Exhibitions. New writing. Concert commissions. Academic research. Public events, in venues and online. And at the core of everything, preserving and promoting our extensive Anthony Burgess archive.
Your donation to the Burgess Foundation supports our mission to promote the life and work of Anthony Burgess in so many ways.
Thanks to a generous gift from the sculptor Michael Wade, the Burgess Foundation has become the owner of a death mask of Anthony Burgess.
The white plaster cast of Burgess’s face, ears and neck was taken shortly after his death at the request of his widow Liana Burgess. Correspondence in our archive sheds light on the history of this unique object.
Liana commissioned Michael Wade to create casts in plaster of Burgess’s hands and face in November 1993. Although the hand casts were accepted by Liana – and already form part of the Burgess Foundation’s collection – Michael Wade recalls her firm rejection of his mask:
‘She cursed the funeral directors for giving him a flimsy smile and handed me back my work refusing to set eyes on it. ‘It is not him’ is all she could say, as I slowly retreated from the scene.’
Liana’s motivations for wishing to commemorate her husband in this particular way are not known. It may be that such objects formed part of her cultural heritage, perhaps she felt that they would be a particularly fitting memorial to her husband given that other artists whom Burgess admired and drew inspiration from had been commemorated in this way, such as James Joyce and John Keats.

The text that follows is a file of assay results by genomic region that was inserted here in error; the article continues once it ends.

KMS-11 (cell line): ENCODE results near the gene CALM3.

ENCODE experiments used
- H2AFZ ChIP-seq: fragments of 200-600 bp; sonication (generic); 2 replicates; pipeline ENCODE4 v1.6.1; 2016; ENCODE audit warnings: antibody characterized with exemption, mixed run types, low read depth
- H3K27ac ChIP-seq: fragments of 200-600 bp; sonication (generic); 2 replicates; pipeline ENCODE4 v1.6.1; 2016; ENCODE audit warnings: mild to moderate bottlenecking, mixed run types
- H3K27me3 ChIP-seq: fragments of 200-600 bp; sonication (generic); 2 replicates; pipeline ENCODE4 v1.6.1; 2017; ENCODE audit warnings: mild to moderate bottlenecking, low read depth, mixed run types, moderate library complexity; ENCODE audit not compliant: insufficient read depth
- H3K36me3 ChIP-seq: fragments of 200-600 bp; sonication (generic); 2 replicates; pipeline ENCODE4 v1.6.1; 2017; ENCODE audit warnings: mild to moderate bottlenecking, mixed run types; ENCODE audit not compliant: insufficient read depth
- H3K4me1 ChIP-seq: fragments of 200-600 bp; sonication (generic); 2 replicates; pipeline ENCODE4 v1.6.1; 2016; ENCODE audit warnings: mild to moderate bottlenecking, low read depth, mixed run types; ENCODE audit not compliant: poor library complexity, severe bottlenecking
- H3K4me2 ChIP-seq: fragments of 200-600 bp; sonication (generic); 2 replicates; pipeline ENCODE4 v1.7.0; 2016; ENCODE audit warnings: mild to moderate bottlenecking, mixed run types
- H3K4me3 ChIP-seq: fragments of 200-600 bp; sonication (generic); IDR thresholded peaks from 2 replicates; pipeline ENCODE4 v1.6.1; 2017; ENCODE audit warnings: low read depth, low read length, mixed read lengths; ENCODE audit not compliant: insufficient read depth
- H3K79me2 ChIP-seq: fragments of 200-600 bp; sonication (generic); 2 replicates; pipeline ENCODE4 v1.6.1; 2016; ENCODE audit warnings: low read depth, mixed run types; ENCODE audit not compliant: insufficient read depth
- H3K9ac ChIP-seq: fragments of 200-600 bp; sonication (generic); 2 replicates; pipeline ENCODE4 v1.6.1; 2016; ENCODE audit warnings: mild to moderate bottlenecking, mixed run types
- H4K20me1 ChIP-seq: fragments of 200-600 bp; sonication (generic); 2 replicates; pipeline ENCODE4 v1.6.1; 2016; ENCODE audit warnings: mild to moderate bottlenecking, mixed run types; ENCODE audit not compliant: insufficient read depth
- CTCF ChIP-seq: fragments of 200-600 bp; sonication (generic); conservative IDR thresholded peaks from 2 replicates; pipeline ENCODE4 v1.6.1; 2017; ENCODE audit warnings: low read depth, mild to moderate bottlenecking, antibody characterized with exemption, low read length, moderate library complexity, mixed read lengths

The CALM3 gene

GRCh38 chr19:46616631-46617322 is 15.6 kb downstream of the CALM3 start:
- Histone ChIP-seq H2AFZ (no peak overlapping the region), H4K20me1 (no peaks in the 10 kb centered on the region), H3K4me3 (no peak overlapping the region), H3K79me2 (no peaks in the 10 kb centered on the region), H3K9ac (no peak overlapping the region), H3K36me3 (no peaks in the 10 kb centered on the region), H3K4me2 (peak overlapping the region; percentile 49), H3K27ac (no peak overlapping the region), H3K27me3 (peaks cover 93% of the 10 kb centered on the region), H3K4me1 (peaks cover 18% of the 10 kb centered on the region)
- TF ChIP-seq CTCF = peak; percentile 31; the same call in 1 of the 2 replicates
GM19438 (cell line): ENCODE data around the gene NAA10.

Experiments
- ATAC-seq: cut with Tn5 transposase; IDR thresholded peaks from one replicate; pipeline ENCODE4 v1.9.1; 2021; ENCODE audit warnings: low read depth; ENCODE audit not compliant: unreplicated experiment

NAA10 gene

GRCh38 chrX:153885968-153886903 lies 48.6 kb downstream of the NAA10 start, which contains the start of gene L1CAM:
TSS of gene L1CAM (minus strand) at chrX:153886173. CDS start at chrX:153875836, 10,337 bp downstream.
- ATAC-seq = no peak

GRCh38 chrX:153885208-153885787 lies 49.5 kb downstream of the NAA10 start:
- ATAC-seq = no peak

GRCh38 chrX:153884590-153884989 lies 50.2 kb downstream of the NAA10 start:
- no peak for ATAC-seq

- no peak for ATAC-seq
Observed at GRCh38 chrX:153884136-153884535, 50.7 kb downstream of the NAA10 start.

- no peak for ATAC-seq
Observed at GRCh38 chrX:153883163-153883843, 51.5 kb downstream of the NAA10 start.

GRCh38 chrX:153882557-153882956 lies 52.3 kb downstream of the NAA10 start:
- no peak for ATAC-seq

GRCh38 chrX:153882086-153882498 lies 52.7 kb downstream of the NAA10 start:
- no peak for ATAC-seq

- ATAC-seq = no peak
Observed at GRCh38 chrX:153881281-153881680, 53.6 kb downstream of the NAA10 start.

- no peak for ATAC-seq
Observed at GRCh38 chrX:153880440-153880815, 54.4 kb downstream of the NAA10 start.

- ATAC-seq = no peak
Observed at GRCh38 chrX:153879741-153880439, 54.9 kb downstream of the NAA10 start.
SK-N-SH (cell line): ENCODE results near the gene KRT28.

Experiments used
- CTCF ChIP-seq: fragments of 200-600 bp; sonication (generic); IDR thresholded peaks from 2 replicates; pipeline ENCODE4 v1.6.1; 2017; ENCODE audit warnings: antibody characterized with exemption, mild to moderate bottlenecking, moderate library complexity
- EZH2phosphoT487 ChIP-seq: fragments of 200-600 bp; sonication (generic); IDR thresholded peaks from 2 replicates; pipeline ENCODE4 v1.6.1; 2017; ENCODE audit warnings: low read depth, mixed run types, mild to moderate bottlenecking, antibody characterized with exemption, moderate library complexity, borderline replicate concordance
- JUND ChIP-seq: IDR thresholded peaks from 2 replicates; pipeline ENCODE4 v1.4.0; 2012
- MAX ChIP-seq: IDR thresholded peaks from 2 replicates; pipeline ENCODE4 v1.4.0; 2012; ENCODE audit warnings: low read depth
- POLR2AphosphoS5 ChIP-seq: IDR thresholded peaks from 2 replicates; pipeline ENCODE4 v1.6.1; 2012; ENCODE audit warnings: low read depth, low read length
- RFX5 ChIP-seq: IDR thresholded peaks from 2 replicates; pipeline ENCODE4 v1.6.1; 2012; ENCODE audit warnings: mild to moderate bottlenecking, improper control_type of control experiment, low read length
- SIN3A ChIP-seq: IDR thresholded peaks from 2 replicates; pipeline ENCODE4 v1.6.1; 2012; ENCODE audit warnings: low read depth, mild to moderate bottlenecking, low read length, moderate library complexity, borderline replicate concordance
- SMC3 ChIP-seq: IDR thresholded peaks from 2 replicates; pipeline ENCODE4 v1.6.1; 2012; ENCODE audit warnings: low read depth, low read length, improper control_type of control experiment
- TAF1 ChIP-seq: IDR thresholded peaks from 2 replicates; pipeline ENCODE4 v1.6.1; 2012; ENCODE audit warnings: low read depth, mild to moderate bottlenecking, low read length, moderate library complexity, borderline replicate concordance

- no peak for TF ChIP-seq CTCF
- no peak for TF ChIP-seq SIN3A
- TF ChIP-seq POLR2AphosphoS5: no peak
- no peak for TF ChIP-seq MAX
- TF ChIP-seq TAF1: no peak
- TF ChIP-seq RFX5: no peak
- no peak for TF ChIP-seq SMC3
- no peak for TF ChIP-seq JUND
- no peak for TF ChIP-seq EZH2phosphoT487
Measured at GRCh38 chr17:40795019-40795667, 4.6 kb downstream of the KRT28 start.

The death mask and hand casts are only two of a number of ways in which Liana sought to preserve her husband’s memory. During Burgess’s lifetime, Liana was a fierce advocate of his work and defender of his interests, and it is thanks largely to her care and attention that such a complete and intimate record of Burgess’s life and work has survived, and is preserved today in the Burgess Foundation’s archive and in other collections around the world. Examples of torn and crumpled typescripts in the collection are testimony to the items Liana is said to have rescued from waste paper bins, conscious of their importance in preserving a record of her husband’s creative process. Her determination to support future scholarship and art by facilitating engagement with Burgess’s work underpinned her decision to establish the International Anthony Burgess Foundation itself in 2003, and also her many donations to other institutions such as the Anthony Burgess Centre at the University of Angers, France.
We are very pleased to be able to add this memorial to Burgess to our collection.